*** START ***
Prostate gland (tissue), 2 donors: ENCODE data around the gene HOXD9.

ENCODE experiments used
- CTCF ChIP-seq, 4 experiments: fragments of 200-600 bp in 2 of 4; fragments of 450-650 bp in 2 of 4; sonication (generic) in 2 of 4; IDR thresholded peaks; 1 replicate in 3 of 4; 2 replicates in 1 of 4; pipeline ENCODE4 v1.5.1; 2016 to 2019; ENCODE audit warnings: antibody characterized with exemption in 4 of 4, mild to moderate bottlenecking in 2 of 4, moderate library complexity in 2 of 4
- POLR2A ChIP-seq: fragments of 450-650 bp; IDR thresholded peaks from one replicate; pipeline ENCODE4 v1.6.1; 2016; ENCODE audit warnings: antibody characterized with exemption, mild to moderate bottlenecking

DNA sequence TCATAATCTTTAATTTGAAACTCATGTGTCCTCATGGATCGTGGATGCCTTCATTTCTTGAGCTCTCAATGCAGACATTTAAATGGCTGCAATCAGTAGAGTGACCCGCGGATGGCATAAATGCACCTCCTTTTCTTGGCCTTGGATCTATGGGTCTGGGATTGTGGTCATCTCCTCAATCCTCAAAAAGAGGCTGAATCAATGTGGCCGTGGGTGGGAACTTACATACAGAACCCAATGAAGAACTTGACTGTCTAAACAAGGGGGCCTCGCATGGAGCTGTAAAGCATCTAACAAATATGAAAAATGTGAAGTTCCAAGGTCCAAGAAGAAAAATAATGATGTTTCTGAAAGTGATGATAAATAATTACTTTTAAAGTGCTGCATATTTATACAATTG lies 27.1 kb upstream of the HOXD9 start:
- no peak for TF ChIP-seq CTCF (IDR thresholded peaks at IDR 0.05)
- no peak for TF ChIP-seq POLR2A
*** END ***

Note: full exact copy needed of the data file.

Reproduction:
Prostate gland (tissue), 2 donors: ENCODE data around the gene HOXD9.

ENCODE experiments used
- CTCF ChIP-seq, 4 experiments: fragments of 200-600 bp in 2 of 4; fragments of 450-650 bp in 2 of 4; sonication (generic) in 2 of 4; IDR thresholded peaks; 1 replicate in 3 of 4; 2 replicates in 1 of 4; pipeline ENCODE4 v1.5.1; 2016 to 2019; ENCODE audit warnings: antibody characterized with exemption in 4 of 4, mild to moderate bottlenecking in 2 of 4, moderate library complexity in 2 of 4
- POLR2A ChIP-seq: fragments of 450-650 bp; IDR thresholded peaks from one replicate; pipeline ENCODE4 v1.6.1; 2016; ENCODE audit warnings: antibody characterized with exemption, mild to moderate bottlenecking

DNA sequence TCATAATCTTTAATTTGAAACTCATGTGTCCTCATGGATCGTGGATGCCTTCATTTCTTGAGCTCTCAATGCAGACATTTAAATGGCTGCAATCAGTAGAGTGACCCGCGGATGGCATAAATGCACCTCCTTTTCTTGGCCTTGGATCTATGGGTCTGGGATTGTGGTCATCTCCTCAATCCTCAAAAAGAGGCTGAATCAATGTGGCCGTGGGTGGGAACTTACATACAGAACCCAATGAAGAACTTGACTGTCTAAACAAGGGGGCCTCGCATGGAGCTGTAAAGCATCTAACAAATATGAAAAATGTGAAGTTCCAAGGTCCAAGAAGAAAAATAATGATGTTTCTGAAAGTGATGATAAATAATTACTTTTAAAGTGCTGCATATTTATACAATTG lies 27.1 kb upstream of the HOXD9 start:
- no peak for TF ChIP-seq CTCF (IDR thresholded peaks at IDR 0.05)
- no peak for TF ChIP-seq POLR2A